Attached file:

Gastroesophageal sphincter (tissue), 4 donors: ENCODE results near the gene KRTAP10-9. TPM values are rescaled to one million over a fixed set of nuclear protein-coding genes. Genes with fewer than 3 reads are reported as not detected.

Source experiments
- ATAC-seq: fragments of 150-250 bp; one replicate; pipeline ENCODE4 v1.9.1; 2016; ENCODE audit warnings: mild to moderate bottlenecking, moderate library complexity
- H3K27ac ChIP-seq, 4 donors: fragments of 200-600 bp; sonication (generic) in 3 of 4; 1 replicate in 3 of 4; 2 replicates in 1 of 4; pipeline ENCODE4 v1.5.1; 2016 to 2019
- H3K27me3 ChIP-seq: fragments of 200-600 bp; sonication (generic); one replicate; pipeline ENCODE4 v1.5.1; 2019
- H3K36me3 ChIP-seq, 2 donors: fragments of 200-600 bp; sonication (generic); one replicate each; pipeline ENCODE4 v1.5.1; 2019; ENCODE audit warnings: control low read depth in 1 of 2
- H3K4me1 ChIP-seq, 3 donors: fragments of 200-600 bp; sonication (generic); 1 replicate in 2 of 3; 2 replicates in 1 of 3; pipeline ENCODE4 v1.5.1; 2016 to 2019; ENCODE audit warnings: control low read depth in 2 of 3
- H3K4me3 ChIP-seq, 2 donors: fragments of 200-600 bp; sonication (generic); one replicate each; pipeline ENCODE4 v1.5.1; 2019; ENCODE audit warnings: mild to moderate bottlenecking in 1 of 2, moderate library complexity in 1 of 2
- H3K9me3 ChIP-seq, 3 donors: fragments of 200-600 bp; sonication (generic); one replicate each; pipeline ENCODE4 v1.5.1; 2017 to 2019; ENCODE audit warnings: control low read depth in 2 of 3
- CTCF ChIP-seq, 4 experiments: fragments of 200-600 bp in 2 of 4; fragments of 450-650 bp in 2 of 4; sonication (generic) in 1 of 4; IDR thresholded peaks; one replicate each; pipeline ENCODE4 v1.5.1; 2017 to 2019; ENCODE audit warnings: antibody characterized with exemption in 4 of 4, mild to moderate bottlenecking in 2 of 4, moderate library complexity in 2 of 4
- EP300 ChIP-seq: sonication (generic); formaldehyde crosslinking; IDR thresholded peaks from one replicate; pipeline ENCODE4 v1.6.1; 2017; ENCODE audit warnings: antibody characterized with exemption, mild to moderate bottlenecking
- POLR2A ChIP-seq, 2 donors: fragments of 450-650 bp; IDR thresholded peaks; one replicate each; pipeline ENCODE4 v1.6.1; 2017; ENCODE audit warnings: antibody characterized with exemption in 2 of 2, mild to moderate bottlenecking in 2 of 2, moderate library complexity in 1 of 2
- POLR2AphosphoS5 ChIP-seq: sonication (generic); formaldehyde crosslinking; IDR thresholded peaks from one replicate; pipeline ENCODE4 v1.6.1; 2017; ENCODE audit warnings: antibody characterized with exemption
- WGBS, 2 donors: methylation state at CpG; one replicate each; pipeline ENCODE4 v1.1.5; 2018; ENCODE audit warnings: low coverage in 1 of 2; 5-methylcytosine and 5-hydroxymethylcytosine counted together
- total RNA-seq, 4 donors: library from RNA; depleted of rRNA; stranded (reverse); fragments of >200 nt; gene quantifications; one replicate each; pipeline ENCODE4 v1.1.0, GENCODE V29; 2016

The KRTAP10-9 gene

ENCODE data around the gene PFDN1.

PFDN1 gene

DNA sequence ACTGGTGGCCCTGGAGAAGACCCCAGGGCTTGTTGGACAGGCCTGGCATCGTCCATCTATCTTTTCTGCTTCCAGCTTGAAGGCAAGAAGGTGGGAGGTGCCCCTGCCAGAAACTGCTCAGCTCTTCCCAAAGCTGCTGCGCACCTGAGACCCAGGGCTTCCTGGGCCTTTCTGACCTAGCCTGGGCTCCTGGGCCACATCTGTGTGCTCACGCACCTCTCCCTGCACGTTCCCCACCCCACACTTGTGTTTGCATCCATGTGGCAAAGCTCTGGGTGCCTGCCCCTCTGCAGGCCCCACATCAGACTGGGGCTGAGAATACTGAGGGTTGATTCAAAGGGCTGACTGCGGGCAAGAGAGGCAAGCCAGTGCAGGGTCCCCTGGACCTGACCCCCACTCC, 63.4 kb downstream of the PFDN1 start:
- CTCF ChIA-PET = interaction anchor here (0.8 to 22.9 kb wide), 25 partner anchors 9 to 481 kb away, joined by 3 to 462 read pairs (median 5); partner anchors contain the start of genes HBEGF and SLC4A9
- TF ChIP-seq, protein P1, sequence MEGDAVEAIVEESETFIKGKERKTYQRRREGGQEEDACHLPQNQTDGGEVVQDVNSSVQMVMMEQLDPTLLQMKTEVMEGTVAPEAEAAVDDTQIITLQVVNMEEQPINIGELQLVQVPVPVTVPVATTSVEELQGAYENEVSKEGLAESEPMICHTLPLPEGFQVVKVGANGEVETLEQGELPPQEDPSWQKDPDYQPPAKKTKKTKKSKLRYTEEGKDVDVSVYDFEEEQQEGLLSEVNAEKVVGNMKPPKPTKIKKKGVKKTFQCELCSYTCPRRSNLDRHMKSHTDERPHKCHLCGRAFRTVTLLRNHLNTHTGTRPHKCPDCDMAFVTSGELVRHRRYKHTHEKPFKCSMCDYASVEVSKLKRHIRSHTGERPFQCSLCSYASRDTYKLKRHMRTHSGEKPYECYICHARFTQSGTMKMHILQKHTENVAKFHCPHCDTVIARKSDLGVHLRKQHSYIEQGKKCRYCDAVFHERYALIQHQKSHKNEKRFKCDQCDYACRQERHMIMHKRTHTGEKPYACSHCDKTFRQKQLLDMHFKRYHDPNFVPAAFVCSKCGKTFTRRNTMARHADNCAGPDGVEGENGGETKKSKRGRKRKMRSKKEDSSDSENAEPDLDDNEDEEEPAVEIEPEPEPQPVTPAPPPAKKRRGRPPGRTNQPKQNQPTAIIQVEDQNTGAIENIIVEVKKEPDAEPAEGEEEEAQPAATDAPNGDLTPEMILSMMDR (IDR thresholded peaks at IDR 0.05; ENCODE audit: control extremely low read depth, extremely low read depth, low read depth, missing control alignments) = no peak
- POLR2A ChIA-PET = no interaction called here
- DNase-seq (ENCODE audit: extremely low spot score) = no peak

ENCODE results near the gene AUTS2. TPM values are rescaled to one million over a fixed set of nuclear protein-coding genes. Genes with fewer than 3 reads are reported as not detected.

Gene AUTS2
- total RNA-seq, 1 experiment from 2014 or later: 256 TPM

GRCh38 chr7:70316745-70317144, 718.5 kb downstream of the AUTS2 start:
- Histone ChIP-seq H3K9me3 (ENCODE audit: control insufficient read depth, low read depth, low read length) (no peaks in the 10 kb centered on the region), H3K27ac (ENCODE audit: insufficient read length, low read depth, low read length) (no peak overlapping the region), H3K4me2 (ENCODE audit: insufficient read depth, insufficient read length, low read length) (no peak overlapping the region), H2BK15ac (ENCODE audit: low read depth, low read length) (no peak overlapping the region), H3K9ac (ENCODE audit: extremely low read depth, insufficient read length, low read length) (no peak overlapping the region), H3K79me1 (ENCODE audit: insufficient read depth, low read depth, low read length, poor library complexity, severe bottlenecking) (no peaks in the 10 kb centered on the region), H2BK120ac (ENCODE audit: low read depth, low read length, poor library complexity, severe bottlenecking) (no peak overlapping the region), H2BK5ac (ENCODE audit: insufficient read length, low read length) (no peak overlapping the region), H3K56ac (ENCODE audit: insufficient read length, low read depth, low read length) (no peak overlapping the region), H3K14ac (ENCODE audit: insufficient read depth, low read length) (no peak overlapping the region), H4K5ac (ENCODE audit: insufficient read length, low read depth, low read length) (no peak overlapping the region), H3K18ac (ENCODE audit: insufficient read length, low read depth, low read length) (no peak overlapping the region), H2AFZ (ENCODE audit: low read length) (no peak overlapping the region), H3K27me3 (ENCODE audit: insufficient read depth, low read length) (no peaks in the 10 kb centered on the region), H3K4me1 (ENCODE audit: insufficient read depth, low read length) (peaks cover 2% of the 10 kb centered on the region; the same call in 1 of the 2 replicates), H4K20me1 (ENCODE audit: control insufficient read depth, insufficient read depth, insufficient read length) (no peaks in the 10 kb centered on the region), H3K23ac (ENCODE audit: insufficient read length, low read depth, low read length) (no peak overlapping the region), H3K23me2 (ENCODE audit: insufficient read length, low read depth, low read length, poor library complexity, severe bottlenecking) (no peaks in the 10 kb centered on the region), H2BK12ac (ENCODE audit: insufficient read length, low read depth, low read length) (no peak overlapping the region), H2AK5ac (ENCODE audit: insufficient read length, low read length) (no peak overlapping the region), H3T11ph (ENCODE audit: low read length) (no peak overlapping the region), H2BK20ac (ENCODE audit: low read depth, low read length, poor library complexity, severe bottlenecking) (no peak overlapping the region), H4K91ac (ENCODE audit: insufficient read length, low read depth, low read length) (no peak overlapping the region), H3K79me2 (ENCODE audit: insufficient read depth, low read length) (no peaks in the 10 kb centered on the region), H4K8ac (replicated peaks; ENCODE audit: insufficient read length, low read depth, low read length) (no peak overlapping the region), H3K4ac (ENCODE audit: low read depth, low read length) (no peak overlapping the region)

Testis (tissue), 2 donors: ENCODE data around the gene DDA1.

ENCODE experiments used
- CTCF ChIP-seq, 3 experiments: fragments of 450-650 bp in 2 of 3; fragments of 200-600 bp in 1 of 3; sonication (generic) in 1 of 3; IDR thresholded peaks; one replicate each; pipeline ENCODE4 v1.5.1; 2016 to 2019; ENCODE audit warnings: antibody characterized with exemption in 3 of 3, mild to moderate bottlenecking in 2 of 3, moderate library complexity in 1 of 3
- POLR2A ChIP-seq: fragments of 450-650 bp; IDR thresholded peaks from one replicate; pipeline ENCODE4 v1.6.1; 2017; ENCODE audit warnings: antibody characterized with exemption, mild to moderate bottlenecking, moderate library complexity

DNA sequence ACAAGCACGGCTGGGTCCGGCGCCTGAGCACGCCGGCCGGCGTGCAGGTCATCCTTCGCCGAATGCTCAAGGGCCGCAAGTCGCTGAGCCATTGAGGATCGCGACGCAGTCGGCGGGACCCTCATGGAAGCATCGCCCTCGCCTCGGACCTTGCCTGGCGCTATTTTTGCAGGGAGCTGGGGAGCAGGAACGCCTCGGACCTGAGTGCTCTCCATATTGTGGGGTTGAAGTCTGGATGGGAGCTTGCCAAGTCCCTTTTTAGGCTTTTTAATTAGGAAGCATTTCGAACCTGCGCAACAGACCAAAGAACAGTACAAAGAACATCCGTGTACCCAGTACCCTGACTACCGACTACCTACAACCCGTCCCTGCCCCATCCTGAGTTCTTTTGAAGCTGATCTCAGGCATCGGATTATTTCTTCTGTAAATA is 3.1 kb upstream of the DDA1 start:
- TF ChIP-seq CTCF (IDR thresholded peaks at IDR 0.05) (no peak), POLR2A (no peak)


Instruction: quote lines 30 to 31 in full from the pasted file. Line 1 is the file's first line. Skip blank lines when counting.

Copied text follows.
ENCODE experiments used
- CTCF ChIP-seq, 3 experiments: fragments of 450-650 bp in 2 of 3; fragments of 200-600 bp in 1 of 3; sonication (generic) in 1 of 3; IDR thresholded peaks; one replicate each; pipeline ENCODE4 v1.5.1; 2016 to 2019; ENCODE audit warnings: antibody characterized with exemption in 3 of 3, mild to moderate bottlenecking in 2 of 3, moderate library complexity in 1 of 3